Can the Orbitrac System match the performance of the much more expensive wet-vac record cleaning machines? I wondered the same thing myself, but encountered many of the same conceptual problems in formulating a viable comparison plan. Sure, I could clean a record with the Orbitrac, listen to it, clean it again with the Record Doctor/Nitty Gritty Pure 2 combination, and listen again for any improvements, but would this deliver meaningful results? I actually tried this approach on a number of disks and noted moderate yet nonetheless audible improvement after running the record through the Record Doctor system. I cannot, however, definitively say whether the improved sound, minor though it was, resulted from the Record Doctor removing contaminants that the Orbitrac couldn't handle or simply from the record being cleaned an additional time, regardless of the method used.
In an effort to answer this question, I experimented with some unorthodox cleaning procedures to find meaningful sonic distinctions between the two approaches to cleaning records. With some lps, I cleaned one side with the Orbitrac and the other with the Record Doctor. On others, I used the Record Doctor first and then followed with an Orbitrac treatment. After dozens of record cleanings, all I can say is that both methods effectively remove the vast majority of contaminants found on your typical used record. I thought that the Record Doctor approach did a better job removing those gooey globules of "stuff" embedded in the grooves of certain records, but the results were much closer for ordinary surface dust and dirt.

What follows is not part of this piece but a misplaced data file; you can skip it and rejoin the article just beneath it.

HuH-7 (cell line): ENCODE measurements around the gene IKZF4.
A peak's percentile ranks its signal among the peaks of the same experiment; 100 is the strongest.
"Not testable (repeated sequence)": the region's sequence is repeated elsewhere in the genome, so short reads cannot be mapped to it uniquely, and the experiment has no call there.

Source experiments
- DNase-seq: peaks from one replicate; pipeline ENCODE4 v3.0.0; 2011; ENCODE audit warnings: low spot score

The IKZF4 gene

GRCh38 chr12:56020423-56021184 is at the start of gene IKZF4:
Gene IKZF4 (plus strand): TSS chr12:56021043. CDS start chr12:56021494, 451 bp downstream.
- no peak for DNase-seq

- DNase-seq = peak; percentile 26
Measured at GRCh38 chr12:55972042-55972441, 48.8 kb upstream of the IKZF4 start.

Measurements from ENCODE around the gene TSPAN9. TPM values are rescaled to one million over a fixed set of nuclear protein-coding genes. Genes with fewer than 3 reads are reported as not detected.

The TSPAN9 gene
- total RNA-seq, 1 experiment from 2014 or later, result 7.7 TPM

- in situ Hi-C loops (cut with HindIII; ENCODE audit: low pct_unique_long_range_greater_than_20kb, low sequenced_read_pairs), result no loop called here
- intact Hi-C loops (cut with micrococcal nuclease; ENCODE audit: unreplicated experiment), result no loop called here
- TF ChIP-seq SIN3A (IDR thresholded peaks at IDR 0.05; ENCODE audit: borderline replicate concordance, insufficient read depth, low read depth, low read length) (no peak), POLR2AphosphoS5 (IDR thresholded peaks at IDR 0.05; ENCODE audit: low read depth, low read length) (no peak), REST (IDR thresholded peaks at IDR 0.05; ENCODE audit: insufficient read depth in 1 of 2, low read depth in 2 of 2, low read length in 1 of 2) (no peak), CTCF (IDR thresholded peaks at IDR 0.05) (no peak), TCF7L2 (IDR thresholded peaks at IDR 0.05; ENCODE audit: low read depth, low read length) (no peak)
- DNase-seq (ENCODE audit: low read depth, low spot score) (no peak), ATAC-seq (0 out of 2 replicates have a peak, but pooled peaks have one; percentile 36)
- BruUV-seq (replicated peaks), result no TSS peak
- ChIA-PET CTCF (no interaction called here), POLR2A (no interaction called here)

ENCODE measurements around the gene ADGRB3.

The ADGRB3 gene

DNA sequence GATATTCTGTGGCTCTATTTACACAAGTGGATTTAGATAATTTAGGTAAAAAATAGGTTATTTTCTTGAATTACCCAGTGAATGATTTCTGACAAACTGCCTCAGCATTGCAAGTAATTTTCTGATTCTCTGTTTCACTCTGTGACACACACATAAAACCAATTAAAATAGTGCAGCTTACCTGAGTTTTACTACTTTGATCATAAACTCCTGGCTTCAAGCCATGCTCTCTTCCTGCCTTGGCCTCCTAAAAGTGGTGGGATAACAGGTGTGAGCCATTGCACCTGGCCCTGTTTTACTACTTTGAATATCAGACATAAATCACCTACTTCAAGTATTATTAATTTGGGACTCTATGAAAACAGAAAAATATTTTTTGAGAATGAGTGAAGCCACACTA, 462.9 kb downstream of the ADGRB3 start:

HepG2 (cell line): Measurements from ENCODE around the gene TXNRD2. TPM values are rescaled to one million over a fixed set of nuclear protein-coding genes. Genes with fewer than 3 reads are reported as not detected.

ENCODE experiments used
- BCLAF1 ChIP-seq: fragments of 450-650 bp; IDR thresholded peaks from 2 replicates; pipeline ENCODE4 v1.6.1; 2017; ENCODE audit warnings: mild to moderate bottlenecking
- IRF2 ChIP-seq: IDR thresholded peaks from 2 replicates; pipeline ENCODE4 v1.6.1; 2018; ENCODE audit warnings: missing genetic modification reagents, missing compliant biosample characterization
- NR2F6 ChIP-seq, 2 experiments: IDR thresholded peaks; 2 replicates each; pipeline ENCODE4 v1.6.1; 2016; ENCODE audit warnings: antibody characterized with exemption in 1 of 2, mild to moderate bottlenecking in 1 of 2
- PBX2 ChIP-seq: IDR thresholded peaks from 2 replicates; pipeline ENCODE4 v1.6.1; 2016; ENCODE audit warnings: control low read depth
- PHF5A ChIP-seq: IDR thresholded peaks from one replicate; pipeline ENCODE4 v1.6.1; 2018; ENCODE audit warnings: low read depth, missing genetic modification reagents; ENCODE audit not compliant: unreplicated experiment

Ultimately, I found that the most satisfactory cleanings occurred when I used the Orbitrac System in conjunction with LAST Power Cleaner and the Record Doctor/Nitty Gritty Pure 2 combination. For those interested in exploring this multi-method approach, I highly recommend an article by Michael Wayne entitled "Zen and the Art of Record Cleaning Made Difficult", which can be found in Volume 1, Issue 3 of The Tracking Angle.
Further Thoughts, Observations, and Recommendations
Though the Orbitrac did exceed my expectations at what a non-vacuum record cleaning system was capable of, I do have some minor quibbles. The Orbitrac cleaning pads can get dirty very quickly, especially when cleaning unusually filthy records. While the stiff-bristled brush supplied with the kit can remove most contaminants from the pads, it does not get them all. I tried washing a particularly grimy pad with soap and water as the instruction sheet suggested, but it didn't completely recover its full effectiveness. Therefore, to prolong the life of these cleaning pads (replacements can be ordered from Allsop), I suggest "pre-cleaning" the record with a Hunt or Decca record cleaning brush. These brushes will remove a fair amount of loose dust and debris from the record, allowing the Orbitrac pads to deep clean the grooves without getting gunked up with a lot of surface grime. As an alternative approach to pre-cleaning, you can also wipe the surface of the record with a lint-free cotton pad (Allsop's CD wipes seem to work for me) doused with your favorite record cleaning fluid, making a "Stridex Pad" of sorts for your records.